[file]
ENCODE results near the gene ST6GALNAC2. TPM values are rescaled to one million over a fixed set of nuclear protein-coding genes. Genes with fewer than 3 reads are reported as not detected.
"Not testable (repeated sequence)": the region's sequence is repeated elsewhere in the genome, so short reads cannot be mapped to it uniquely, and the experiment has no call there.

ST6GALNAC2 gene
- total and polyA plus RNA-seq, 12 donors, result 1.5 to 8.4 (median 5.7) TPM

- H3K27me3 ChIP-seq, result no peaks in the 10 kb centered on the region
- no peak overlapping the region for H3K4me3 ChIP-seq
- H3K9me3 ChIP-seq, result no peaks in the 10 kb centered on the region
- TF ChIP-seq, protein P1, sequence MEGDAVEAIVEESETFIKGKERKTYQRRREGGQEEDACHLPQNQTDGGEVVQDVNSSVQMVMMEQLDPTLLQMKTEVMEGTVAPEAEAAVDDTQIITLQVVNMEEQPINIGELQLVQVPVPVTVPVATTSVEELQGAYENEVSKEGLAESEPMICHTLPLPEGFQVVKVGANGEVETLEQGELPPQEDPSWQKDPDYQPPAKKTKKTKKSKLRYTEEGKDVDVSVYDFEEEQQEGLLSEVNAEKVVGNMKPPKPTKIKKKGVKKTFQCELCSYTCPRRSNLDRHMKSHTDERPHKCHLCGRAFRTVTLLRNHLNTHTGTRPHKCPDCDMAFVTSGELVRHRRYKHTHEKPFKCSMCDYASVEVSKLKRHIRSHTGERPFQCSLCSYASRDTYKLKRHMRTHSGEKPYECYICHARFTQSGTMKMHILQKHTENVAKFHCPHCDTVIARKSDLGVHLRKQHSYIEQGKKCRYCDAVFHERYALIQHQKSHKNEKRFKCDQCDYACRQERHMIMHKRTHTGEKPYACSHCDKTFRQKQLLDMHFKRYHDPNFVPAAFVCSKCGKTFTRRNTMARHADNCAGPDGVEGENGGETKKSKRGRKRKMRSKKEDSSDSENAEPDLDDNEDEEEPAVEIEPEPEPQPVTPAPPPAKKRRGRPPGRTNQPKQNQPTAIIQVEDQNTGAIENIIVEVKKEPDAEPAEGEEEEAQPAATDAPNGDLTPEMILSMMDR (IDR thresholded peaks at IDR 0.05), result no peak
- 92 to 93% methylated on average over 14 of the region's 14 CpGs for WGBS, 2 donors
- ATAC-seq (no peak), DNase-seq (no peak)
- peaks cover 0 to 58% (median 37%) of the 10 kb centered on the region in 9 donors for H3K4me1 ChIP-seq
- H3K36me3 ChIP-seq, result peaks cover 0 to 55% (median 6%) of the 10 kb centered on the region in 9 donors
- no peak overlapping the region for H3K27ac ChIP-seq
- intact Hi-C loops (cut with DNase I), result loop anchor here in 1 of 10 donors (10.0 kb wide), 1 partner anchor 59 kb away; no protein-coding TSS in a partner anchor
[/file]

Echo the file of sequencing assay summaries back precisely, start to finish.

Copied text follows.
ENCODE results near the gene ST6GALNAC2. TPM values are rescaled to one million over a fixed set of nuclear protein-coding genes. Genes with fewer than 3 reads are reported as not detected.
"Not testable (repeated sequence)": the region's sequence is repeated elsewhere in the genome, so short reads cannot be mapped to it uniquely, and the experiment has no call there.

ST6GALNAC2 gene
- total and polyA plus RNA-seq, 12 donors, result 1.5 to 8.4 (median 5.7) TPM

- H3K27me3 ChIP-seq, result no peaks in the 10 kb centered on the region
- no peak overlapping the region for H3K4me3 ChIP-seq
- H3K9me3 ChIP-seq, result no peaks in the 10 kb centered on the region
- TF ChIP-seq, protein P1, sequence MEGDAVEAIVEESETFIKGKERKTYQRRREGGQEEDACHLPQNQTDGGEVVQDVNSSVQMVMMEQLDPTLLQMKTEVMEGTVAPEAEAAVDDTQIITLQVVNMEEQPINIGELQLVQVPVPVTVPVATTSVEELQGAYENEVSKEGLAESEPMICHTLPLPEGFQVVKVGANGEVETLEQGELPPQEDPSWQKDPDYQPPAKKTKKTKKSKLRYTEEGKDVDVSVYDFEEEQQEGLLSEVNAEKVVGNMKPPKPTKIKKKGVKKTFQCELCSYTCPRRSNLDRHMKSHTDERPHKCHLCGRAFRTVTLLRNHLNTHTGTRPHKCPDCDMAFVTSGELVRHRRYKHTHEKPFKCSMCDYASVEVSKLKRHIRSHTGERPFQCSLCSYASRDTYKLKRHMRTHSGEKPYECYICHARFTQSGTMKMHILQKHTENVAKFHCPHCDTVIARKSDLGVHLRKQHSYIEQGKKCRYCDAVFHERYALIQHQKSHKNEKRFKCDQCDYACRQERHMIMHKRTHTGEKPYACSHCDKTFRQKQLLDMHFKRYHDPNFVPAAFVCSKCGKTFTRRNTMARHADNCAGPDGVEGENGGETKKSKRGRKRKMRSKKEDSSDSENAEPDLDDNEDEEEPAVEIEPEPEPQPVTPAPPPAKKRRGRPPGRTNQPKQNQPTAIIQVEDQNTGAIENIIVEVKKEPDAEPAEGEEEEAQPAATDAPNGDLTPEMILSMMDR (IDR thresholded peaks at IDR 0.05), result no peak
- 92 to 93% methylated on average over 14 of the region's 14 CpGs for WGBS, 2 donors
- ATAC-seq (no peak), DNase-seq (no peak)
- peaks cover 0 to 58% (median 37%) of the 10 kb centered on the region in 9 donors for H3K4me1 ChIP-seq
- H3K36me3 ChIP-seq, result peaks cover 0 to 55% (median 6%) of the 10 kb centered on the region in 9 donors
- no peak overlapping the region for H3K27ac ChIP-seq
- intact Hi-C loops (cut with DNase I), result loop anchor here in 1 of 10 donors (10.0 kb wide), 1 partner anchor 59 kb away; no protein-coding TSS in a partner anchor